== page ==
Question: Ven. Khenpo Tsewang Rinpoche, can you please describe the ten bhumis of the bodhisattvas?
Answer: First, I will list the names of the ten bhumis.
1. Extremely Joyful (rabtu dga’ba)
2. Stainless (drima medpa)
3. Luminous (’odbyed)
4. Blazing Light (’od ’phroba)
5. Challenged to Purify (sbyang dka’ba)
6. Actualizing (mngondu byedpa)
7. Going Far (ringdu songba)
8. Unshakable (mig yo ba)
9. Perfect Intelligence (legspa’i blogros)
10. Dharma Cloud (choskyi sprinpa)
Master Chandrakirti and many other teachers connected these ten with a teaching given by the Buddha known as the Ten Bhumi Sutra (Skt. Dasabhumikasutra). In this text, the ten bhumis are linked to the paramitas. You are already familiar with the sixth paramita of wisdom, or prajnaparamita. This wisdom paramita can be further divided four ways to make a total of ten paramitas. The seventh is called the paramita of skillful means (thabs. Skt. upaya).The eighth is the paramita of power (stobs. Skt. bala). The ninth paramita is wishes, or aspirations (smon lam. Skt. pranidhana). The tenth is the paramita of primordial wisdom (yeshes. Skt. jnana).
The first bhumi, Extremely Joyful, intensifies the quality of the first paramita, generosity. This doesn’t mean that the other paramitas are not there. We previously discussed how they all come together in any individual action. During the onset of the first bhumi, transcendental generosity practices are especially wonderful, freely shining and vibrating with bodhichitta. On the second bhumi, Stainless, transcendental morality ripens. This is followed by transcendental patience on the third bhumi, and continues like that to the tenth bhumi, Dharma Cloud. At this level, primordial wisdom is radiant and brilliant. This is the relation of the ten paramitas to the ten bhumis.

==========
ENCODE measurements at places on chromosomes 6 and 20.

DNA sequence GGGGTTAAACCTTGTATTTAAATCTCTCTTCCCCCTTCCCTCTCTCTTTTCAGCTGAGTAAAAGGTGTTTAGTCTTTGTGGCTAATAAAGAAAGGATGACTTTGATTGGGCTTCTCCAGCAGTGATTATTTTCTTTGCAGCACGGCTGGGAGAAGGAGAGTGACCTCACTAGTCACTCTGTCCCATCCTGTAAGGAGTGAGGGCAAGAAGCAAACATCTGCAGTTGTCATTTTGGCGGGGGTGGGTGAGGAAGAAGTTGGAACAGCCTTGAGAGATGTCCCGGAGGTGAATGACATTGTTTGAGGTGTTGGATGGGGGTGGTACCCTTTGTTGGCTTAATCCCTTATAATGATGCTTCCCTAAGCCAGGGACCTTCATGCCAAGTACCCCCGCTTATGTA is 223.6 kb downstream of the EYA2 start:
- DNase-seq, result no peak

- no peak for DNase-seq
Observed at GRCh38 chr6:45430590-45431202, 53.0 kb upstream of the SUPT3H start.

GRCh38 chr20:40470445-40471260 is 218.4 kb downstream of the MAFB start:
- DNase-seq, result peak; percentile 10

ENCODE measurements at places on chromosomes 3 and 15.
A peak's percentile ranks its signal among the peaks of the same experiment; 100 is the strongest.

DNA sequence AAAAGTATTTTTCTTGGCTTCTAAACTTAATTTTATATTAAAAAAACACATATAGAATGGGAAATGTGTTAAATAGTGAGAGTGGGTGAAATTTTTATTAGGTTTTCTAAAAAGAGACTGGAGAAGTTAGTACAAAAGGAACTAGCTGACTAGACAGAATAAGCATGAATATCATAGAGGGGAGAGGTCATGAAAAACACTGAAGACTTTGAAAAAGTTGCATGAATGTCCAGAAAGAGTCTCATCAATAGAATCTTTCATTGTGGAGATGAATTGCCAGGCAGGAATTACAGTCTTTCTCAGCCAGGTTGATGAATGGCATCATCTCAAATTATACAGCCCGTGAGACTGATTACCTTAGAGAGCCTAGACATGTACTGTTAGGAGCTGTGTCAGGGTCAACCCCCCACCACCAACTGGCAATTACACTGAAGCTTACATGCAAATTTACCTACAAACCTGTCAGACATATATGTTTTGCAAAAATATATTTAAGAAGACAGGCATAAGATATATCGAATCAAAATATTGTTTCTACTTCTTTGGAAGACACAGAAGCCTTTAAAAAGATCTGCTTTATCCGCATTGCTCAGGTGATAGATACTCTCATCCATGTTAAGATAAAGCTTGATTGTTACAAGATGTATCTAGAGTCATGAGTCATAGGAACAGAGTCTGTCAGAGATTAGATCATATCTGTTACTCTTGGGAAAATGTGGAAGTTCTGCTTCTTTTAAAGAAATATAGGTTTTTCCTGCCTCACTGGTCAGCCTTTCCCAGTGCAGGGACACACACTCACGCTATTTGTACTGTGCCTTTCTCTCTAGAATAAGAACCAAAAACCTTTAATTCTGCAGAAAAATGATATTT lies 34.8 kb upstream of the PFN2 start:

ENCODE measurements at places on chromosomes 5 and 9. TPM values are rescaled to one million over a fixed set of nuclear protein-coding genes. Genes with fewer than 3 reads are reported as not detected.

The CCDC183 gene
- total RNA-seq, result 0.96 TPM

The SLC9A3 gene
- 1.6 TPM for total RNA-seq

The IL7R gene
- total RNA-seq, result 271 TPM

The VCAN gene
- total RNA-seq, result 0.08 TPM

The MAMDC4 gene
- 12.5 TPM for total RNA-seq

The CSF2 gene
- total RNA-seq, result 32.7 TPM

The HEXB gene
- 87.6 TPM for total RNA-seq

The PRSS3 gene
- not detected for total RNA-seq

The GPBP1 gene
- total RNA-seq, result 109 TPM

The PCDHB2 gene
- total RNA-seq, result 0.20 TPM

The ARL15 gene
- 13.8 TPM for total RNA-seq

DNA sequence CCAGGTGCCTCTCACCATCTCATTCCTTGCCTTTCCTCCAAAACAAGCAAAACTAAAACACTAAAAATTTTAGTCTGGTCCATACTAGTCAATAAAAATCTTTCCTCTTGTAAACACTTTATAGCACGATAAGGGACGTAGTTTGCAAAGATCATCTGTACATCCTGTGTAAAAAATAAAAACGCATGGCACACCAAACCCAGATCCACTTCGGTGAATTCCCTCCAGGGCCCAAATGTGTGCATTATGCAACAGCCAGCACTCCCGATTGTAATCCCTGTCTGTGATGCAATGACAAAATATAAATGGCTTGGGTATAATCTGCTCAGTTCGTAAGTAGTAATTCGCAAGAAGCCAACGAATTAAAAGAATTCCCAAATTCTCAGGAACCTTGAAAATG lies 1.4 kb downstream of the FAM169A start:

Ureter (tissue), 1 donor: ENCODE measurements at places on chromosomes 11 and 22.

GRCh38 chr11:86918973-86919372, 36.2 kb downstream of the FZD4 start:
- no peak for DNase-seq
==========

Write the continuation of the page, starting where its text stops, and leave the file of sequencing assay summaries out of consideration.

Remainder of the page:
“… When you enter the third path, which is the Path of Seeing. Seeing means you see directly what you’re meditating on. Until now, our meditation andunderstanding has been somewhat conceptual and theoretical. On the Path of Application, one has an increasingly clear intellectual understanding, but still relies on a conceptual element. On the Path of Seeing you now see things as they are, completely and directly. The Path of Seeing is also the first of the ten bhumi bodhisattva levels. On the first bhumi, you see the true nature exactly as it is.
This is followed by the fourth path, known as the Path of Meditation. Upon entering the Path of Meditation, you are on the second bhumi. The Path of Meditation is divided into nine levels, classified into three main groups of small, medium, and big, each of which is subdivided into small, medium, and big levels that represent the nine degrees of obscurations of knowledge that still remain. From the biggest of the big, to the smallest of the small, these also correspond to the remaining nine bhumis, from the second to the tenth. After the tenth bhumi, you enter the fifth Path of No More Learning. This is enlightenment, the culmination of the Five Paths and the realization of buddhahood.
Ven. Khenpo Tsewang Dongyal Rinpoche
Advice from a Spiritual Friend (pgs 225-226 and 173-174)
Photo of Ven. Khenchen Palden Sherab Rinpoche at Padma Samye Ling in 2009, by Derek Sarno.
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